23 May 2011 by Luke McCormick
The government today said it did not expect a blanket closure of UK airspace even if ash from the latest Icelandic volcano reached Britain.
The Grimsvötn volcano began erupting over the weekend and forced the closure of Iceland's airports on Sunday, however they are expected to reopen later today.
No significant impact is expected today on flights as a result of the eruption, but an ash cloud from the eruption is expected to reach the UK by the early hours of Tuesday morning, the Met Office has said.
It does not necessarily mean there will be airspace closures but makes flight disruption more likely, it said.
The Volcanic Ash Advisory Centre (VAAC) in London said, depending on the continuing eruption of the volcano and the meteorological conditions, there is a risk that some ash cloud may reach parts of northern Europe in the next 48 hours.
BAA and airlines were liaising with the Civil Aviation Authority and National Air Traffic Services to prepare contingency plans.
But Foreign Secretary William Hague, speaking before a meeting of EU counterparts in Brussels, said he did not expect a blanket closure of UK airspace.
"I think we are far better prepared and we'll have far better information and intelligence which allows us to adjust things without necessarily the blanket bans on flights which we saw last year, but of course it depends on how the situation develops," he said.
The Civil Aviation Authority (CAA) and the UK's air traffic control service Nats said they were monitoring the situation closely.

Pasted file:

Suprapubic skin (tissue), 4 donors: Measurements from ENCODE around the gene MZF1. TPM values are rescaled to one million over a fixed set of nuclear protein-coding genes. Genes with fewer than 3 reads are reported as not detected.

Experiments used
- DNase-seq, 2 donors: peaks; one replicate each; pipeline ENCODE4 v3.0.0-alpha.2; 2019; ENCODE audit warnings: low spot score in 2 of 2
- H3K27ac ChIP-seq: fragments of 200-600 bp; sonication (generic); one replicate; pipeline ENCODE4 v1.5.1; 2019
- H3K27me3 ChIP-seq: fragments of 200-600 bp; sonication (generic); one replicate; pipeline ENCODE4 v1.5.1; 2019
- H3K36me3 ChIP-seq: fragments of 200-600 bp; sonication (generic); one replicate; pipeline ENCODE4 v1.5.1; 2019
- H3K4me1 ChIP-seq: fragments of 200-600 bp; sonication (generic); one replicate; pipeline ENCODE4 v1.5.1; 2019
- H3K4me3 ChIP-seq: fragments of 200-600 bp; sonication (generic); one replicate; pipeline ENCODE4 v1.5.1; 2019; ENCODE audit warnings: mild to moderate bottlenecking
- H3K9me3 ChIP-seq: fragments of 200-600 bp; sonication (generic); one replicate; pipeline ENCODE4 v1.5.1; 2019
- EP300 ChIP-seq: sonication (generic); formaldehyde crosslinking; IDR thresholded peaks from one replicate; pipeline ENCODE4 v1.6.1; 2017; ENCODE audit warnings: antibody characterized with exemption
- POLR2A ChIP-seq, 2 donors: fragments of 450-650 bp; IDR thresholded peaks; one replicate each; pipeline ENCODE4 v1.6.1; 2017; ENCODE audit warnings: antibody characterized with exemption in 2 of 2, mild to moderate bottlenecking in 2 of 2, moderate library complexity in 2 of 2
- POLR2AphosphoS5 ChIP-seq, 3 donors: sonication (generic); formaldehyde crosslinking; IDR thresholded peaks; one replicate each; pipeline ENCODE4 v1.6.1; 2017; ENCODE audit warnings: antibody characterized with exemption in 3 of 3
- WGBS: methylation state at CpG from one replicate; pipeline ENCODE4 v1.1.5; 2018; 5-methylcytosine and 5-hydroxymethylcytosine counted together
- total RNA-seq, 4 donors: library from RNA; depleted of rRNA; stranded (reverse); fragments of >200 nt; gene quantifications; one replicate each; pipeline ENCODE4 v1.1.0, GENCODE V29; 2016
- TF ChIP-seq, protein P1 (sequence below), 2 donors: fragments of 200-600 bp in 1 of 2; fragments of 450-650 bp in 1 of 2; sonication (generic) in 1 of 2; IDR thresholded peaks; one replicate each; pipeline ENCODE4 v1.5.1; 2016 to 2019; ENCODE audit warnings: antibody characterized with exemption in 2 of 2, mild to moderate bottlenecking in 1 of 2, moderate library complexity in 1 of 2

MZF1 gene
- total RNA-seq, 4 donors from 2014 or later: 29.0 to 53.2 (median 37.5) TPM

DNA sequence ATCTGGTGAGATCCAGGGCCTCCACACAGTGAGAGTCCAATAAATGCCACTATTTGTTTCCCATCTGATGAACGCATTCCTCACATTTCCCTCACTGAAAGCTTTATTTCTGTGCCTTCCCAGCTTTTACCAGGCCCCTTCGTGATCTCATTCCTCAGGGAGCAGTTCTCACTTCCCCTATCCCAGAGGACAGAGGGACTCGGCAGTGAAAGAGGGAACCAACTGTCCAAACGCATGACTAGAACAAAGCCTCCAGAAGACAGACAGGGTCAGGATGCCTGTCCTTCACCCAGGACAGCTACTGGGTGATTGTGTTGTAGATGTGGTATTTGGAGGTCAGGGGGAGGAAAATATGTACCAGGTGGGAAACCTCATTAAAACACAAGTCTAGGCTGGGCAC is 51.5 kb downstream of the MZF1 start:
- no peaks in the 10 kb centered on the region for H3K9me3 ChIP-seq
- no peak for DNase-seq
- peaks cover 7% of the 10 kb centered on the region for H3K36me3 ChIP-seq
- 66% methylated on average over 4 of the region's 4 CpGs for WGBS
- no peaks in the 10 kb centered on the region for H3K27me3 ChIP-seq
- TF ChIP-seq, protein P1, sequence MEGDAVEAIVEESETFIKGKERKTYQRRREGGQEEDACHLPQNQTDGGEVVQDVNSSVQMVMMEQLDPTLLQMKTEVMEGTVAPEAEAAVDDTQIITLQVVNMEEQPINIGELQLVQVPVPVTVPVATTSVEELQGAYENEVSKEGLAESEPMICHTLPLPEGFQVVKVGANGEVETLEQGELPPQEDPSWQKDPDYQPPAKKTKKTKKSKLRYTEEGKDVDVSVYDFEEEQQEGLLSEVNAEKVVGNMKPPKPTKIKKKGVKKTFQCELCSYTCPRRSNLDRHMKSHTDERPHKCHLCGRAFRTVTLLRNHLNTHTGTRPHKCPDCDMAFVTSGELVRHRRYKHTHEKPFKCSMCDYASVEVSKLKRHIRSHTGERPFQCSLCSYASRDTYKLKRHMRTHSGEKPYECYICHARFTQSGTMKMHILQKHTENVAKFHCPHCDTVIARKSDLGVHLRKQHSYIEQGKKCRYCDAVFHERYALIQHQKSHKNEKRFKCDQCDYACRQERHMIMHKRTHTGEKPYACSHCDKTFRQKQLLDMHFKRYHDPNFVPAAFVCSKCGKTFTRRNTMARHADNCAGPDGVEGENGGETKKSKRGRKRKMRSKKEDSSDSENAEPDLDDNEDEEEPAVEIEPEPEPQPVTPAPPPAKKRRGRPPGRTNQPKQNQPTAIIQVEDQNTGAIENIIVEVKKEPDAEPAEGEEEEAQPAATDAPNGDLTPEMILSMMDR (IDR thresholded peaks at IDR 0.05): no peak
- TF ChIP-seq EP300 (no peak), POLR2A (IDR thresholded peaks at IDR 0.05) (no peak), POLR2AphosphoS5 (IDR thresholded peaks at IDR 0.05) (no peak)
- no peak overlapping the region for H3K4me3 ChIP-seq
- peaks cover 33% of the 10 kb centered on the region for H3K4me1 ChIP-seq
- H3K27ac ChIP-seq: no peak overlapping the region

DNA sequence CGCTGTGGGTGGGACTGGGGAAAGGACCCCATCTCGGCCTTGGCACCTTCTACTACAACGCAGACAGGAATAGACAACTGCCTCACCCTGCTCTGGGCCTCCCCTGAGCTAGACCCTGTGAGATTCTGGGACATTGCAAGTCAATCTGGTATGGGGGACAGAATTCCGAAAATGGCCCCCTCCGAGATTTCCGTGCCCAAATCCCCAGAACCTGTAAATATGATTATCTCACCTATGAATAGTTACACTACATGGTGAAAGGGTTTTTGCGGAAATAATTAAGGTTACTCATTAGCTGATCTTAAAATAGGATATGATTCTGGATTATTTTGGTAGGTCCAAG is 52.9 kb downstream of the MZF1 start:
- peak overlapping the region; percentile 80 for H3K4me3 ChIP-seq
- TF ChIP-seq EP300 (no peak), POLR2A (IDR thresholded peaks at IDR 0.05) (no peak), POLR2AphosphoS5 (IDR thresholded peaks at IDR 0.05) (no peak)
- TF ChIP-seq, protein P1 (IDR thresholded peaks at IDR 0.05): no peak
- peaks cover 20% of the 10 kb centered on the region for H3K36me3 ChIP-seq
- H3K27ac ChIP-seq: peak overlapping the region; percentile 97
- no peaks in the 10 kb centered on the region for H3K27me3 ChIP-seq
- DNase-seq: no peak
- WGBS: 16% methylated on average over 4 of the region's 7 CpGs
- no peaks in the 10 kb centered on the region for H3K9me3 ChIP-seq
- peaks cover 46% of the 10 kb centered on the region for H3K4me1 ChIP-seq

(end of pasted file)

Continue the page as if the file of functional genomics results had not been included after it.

The Foreign Office said: "This is a rapidly changing situation and passengers are advised to remain in close contact with their airlines and travel agents for the most up to date news on the status of their flights and bookings."
Andrew Haines, chief executive of the CAA, said: "Our number one priority is to ensure the safety of people both onboard aircraft and on the ground.
"We can't rule out disruption, but the new arrangements that have been put in place since last year's ash cloud mean the aviation sector is better prepared."
A new radar system in Iceland means the Met Office has a ‘far better model', which means planes can be directed more expertly around UK airspace.
The Government has also insisted that it can deal effectively with the situation this time round.
Transport Secretary Philip Hammond said: "We've spent a lot of time and quite a bit of money putting in place the equipment that's necessary.
"[We've been] working with the airlines, the Civil Aviation Authority, the air traffic control people, so we do actually now have a system worked out.
"Using the additional information that we'll have from all this new equipment we can hopefully work with the airlines to enable them to fly safely around concentrations of ash, rather than having to impose a blanket closure."